Mesopelagic prokaryotes alter surface phytoplankton production during simulated deep mixing experiments in Eastern Mediterranean Sea waters

Or Hazan, Jacob Silverman, Guy Sisma-Ventura, Tal Ozer, Isacc Gertman, Efrat Shoham-Frider, Nurit Kress, Eyal Rahav

Research output: Contribution to journalArticlepeer-review

24 Scopus citations

Abstract

Mesopelagic prokaryotes (archaea and bacteria), which are transported together with nutrient-rich intermediate-water to the surface layer by deep convection in the oceans (e.g., winter mixing, upwelling systems), can interact with surface microbial populations. This interaction can potentially affect production rates and biomass of surface microbial populations, and thus play an important role in the marine carbon cycle and oceanic carbon sequestration. The Eastern Mediterranean Sea (EMS) is one of the most oligotrophic and warm systems in the world's oceans, with usually very shallow winter mixing ( < 200 m) and lack of large-size spring algal blooms. In this study, we collected seawater (0-1,500 m) in 9 different cruises at the open EMS during both the stratified and the mixed seasons. We show that the EMS is a highly oligotrophic regime, resulting in low autotrophic biomass and primary productivity and relatively high heterotrophic prokaryotic biomass and production. Further, we simulated deep water mixing in on-board microcosms using Levantine surface (LSW, ~0.5 m) and intermediate (LIW, ~400 m) waters at a 9:1 ratio, respectively and examined the responses of the microbial populations to such a scenario. We hypothesized that the LIW, being nutrient-rich (e.g., N, P) and a "hot-spot" for microbial activity (due to the warm conditions that prevail in these depths), may supply the LSW with not only key-limiting nutrients but also with viable and active heterotrophic prokaryotes that can interact with the ambient surface microbial population. Indeed, we show that LIW heterotrophic prokaryotes negatively affected the surface phytoplankton populations, resulting in lower chlorophyll-a levels and primary production rates. This may be due to out-competition of phytoplankton by LIW populations for resources and/or by a phytoplankton cell lysis via viral infection. Our results suggest that phytoplankton in the EMS may not likely form blooms, even after exceptionally deep winter mixing, and therefore have a very small overall effect on the vertical flux of organic matter to the deep sea.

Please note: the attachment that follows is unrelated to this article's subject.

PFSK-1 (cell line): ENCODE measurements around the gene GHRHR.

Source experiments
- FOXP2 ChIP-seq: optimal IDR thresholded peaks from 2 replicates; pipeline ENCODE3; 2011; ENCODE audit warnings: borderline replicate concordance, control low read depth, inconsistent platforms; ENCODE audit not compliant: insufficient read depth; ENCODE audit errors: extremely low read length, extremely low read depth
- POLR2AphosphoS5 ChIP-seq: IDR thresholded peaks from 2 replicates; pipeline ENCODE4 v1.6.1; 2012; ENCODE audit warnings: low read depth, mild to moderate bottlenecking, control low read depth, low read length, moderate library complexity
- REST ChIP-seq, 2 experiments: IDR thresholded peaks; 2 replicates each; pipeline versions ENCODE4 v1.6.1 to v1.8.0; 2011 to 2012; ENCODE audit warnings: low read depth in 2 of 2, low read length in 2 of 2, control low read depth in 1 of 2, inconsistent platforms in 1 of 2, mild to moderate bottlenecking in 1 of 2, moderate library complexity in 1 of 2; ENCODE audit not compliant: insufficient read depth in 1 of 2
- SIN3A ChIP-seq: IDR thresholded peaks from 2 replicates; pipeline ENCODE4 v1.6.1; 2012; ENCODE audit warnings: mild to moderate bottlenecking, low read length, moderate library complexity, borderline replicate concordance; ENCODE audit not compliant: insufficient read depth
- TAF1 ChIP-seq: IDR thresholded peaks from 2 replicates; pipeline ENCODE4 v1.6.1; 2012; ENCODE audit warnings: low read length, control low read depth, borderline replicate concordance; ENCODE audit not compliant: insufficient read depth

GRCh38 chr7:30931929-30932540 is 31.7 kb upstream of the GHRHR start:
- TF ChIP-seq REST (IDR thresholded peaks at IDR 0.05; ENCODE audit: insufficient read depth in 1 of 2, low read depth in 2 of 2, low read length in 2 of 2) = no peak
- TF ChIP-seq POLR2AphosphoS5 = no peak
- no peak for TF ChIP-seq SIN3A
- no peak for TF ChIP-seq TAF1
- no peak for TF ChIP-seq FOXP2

Original languageEnglish
Article number1
JournalFrontiers in Marine Science
Volume5
Issue numberJAN
DOIs
StatePublished - 24 Jan 2018
Externally publishedYes

Bibliographical note

Publisher Copyright:
© 2018 Hazan, Silverman, Sisma-Ventura, Ozer, Gertman, Shoham-Frider, Kress and Rahav.

Keywords

  • Bacterial infections
  • Bacterial production
  • Eastern Mediterranean Sea
  • Nutrients
  • Phytoplankton
  • Primary production

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